Double gun test: Norica Hawk and Thor

Dave Barham shooting the Norica Thor air rifle standing

For £140 the Thor is a great starter rifle - Credit: Archant

Dave Barham tests two gas-ram air rifles from Norica to suit all budgets in this review of the Norica Hawk and Norica Thor...

Dave Barham shooting the Norica Hawk

The Hawk is a bit more 'grown up' - Credit: Archant

After a recent telephone call with Chloe at Edgar Brothers, I was pleased to learn that they have started importing a new range of rifles and pellets from Spanish gunmaker, Norica. With over 100 years of expertise to their name, I was keen to see what Norica had to offer in terms of their ‘budget and junior break-barrels. Meet the Hawk GRS and Thor GRS gas-rams.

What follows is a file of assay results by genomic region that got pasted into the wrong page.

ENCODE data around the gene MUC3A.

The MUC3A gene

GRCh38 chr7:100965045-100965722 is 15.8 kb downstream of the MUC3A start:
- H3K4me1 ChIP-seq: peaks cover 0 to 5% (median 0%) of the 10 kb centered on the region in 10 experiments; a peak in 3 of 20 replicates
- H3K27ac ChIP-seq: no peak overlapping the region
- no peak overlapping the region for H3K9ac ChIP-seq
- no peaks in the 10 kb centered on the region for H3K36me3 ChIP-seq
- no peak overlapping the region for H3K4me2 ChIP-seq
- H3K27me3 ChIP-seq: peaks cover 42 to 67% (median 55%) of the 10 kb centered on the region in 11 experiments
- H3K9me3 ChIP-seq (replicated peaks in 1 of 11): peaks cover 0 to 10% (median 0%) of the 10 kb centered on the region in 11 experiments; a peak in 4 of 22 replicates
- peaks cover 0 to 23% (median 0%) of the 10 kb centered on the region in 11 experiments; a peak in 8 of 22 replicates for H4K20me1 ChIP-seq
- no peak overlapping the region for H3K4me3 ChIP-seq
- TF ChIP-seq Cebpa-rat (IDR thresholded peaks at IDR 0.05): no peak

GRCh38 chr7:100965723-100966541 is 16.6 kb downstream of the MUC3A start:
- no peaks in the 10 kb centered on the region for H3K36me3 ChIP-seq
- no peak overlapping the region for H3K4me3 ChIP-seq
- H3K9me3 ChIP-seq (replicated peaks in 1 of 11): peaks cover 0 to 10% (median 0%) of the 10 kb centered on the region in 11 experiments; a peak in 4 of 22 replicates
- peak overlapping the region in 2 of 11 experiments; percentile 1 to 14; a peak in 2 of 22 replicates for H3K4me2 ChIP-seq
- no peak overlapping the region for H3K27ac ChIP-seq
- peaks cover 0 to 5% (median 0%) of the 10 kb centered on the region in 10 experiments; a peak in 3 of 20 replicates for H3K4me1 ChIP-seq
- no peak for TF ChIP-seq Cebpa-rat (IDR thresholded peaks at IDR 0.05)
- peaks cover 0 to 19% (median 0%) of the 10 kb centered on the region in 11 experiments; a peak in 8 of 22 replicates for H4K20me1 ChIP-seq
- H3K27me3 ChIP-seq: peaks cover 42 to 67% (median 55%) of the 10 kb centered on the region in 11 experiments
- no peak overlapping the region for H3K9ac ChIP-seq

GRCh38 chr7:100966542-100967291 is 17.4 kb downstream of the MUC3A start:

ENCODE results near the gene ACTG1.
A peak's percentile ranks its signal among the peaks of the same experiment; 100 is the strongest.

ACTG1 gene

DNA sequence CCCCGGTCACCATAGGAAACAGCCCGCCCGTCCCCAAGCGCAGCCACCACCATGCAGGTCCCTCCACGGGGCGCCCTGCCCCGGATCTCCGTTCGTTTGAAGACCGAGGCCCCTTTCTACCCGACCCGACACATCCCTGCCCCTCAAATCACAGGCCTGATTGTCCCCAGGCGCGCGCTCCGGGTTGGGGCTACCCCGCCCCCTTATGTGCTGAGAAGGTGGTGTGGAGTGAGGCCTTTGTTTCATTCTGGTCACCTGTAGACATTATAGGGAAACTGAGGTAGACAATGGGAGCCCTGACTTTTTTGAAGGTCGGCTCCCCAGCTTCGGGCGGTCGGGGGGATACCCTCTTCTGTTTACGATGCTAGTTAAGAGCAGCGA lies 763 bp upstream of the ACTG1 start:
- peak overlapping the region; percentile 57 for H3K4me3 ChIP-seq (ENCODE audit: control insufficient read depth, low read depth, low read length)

The underside workings of a Norica Thor

Simple workings make for easy use - Credit: Archant

Both of these rifles are powered by Norica’s Gas-Ram System (GRS), and I must say I rather like it. Rather than the traditional spring-piston, GRS features a pneumatic cylinder which provides less vibration than a spring, along with more consistent power output and easier cocking. 

It has to be said that the Thor Junior rifle is exceptionally easy to cock, due in part to the GRS system and the fact that it is only 12 joules, or around 8 ft.lbs. That said, the Hawk is very easy to cock, as well.

I’ve always loved gas-ram rifles; in fact, my pride and joy that I still use to this very day is my trusty Theoben Evolution. There’s just something about the short, sharp ‘thud’ combined with a little recoil that feels and sounds so right.